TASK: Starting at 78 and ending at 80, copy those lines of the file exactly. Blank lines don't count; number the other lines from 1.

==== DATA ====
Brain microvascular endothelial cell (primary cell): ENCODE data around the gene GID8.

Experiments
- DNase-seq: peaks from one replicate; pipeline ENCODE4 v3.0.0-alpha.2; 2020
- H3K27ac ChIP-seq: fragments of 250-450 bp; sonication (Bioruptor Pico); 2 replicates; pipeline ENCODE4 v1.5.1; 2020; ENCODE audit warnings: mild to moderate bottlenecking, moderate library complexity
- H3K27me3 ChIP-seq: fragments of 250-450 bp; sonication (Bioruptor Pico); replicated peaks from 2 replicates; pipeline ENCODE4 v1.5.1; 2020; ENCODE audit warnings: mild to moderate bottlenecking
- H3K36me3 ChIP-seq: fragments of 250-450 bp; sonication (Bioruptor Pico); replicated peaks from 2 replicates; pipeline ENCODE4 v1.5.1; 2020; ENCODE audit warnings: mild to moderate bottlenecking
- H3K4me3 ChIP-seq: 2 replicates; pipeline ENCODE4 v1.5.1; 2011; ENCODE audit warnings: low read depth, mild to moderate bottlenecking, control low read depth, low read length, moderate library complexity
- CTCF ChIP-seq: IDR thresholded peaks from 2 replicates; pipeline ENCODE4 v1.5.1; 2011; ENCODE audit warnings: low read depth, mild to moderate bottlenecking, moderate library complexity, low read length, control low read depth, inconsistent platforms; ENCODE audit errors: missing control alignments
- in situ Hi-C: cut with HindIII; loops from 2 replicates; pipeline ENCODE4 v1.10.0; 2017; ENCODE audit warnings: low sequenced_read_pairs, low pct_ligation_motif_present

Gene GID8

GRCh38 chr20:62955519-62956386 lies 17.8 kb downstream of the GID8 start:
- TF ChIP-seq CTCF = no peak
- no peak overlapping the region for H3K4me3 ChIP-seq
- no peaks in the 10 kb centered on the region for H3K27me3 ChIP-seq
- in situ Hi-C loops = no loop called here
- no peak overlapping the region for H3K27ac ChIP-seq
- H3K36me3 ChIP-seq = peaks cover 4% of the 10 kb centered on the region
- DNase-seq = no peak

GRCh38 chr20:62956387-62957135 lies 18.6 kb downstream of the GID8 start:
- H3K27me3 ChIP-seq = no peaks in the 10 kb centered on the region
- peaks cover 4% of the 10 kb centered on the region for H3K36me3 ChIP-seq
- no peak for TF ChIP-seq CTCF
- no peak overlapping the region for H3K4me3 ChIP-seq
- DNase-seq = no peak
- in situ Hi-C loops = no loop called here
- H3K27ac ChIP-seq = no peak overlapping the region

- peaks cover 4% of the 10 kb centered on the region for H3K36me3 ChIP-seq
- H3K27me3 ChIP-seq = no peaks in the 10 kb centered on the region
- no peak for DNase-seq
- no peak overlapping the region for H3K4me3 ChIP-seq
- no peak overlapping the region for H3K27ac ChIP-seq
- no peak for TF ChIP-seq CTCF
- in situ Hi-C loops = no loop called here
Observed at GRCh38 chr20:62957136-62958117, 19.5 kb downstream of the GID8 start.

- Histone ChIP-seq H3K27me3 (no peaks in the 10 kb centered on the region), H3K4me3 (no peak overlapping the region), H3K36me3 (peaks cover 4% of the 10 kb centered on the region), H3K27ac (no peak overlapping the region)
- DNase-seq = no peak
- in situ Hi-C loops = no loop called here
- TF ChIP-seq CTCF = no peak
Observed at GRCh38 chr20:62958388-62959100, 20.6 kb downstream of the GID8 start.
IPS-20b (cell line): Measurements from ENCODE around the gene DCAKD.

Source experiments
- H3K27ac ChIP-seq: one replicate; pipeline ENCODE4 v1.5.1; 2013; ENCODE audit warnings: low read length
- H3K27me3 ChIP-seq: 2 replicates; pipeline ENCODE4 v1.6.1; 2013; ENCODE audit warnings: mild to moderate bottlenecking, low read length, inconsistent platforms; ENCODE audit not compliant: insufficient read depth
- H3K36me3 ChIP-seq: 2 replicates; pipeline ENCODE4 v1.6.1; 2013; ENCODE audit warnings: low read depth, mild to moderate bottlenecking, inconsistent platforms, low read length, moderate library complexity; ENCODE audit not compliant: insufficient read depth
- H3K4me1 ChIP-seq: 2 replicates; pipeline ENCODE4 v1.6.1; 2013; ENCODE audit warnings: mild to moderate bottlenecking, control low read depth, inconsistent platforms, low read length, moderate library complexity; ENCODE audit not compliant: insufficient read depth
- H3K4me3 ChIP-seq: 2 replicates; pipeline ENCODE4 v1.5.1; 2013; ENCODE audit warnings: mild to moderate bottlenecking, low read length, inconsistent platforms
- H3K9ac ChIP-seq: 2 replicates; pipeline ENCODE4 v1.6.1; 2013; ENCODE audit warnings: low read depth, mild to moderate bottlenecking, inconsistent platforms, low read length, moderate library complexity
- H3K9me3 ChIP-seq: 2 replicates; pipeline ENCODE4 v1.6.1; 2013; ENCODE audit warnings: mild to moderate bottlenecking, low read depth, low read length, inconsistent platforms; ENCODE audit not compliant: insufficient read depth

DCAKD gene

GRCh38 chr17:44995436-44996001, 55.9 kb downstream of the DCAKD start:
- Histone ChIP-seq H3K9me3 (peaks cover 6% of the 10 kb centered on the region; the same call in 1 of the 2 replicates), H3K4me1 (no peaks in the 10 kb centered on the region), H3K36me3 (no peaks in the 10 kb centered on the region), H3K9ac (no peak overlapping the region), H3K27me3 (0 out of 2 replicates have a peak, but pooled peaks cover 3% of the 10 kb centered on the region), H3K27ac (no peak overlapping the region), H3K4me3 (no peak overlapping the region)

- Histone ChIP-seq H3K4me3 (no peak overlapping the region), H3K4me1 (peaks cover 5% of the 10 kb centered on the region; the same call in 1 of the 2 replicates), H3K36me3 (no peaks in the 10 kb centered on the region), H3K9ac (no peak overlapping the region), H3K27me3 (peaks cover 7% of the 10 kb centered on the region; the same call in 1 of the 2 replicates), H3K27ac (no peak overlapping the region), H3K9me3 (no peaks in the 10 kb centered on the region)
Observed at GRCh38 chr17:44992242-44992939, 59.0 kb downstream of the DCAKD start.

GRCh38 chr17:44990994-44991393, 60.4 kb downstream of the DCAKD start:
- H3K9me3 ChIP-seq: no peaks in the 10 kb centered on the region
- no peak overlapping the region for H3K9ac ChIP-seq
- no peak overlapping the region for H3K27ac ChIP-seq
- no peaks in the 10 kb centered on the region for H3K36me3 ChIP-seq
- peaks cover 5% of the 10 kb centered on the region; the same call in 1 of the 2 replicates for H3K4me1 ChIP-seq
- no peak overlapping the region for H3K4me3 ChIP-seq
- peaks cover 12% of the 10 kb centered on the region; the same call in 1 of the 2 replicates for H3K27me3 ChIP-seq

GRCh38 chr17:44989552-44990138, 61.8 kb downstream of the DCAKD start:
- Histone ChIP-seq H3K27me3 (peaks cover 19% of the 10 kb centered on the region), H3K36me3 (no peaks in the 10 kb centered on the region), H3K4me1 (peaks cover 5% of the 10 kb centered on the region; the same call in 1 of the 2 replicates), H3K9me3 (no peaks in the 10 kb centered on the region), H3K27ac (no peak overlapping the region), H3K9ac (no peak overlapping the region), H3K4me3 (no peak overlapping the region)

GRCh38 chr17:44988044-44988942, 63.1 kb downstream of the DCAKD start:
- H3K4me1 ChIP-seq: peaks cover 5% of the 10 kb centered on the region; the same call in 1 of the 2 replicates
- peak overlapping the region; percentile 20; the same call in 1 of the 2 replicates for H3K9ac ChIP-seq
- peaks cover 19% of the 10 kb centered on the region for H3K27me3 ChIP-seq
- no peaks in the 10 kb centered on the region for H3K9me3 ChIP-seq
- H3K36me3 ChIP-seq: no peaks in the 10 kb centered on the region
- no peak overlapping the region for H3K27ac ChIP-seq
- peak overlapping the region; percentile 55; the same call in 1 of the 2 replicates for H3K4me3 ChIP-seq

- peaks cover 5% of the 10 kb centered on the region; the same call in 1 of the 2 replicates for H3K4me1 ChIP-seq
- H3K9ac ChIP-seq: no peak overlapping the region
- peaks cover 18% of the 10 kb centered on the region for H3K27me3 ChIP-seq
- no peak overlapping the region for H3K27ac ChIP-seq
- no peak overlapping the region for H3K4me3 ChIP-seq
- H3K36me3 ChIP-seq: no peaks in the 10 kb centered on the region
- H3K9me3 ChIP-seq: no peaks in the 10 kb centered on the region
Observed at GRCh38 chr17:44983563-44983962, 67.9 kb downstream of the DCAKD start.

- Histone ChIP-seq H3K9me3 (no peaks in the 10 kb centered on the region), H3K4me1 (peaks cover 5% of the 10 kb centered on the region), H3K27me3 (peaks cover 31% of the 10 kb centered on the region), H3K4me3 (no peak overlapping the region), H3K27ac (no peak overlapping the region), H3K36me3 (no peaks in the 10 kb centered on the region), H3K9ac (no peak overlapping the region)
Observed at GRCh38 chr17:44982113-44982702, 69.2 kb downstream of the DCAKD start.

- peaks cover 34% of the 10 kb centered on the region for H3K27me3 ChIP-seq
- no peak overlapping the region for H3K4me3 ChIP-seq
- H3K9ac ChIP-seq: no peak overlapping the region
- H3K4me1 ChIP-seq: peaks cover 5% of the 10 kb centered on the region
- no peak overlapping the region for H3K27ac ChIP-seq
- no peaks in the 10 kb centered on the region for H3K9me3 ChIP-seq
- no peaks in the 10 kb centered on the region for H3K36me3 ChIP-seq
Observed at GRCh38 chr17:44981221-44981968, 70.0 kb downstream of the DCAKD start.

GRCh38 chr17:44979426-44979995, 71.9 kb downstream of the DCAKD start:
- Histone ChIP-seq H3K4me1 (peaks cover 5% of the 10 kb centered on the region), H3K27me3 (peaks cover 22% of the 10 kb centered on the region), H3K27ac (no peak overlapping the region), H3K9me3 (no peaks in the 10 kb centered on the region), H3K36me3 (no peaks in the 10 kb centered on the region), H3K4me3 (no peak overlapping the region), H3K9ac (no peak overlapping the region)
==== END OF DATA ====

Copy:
- H3K9me3 ChIP-seq: no peaks in the 10 kb centered on the region
Observed at GRCh38 chr17:44983563-44983962, 67.9 kb downstream of the DCAKD start.

- Histone ChIP-seq H3K9me3 (no peaks in the 10 kb centered on the region), H3K4me1 (peaks cover 5% of the 10 kb centered on the region), H3K27me3 (peaks cover 31% of the 10 kb centered on the region), H3K4me3 (no peak overlapping the region), H3K27ac (no peak overlapping the region), H3K36me3 (no peaks in the 10 kb centered on the region), H3K9ac (no peak overlapping the region)